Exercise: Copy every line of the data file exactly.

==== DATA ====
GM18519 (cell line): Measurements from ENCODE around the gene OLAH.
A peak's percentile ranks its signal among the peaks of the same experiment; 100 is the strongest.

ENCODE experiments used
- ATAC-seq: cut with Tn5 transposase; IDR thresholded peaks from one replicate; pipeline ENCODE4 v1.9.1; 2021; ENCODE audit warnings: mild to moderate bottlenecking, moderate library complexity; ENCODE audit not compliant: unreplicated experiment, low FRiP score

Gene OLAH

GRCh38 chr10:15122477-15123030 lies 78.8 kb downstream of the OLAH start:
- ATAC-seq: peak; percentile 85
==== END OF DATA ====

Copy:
GM18519 (cell line): Measurements from ENCODE around the gene OLAH.
A peak's percentile ranks its signal among the peaks of the same experiment; 100 is the strongest.

ENCODE experiments used
- ATAC-seq: cut with Tn5 transposase; IDR thresholded peaks from one replicate; pipeline ENCODE4 v1.9.1; 2021; ENCODE audit warnings: mild to moderate bottlenecking, moderate library complexity; ENCODE audit not compliant: unreplicated experiment, low FRiP score

Gene OLAH

GRCh38 chr10:15122477-15123030 lies 78.8 kb downstream of the OLAH start:
- ATAC-seq: peak; percentile 85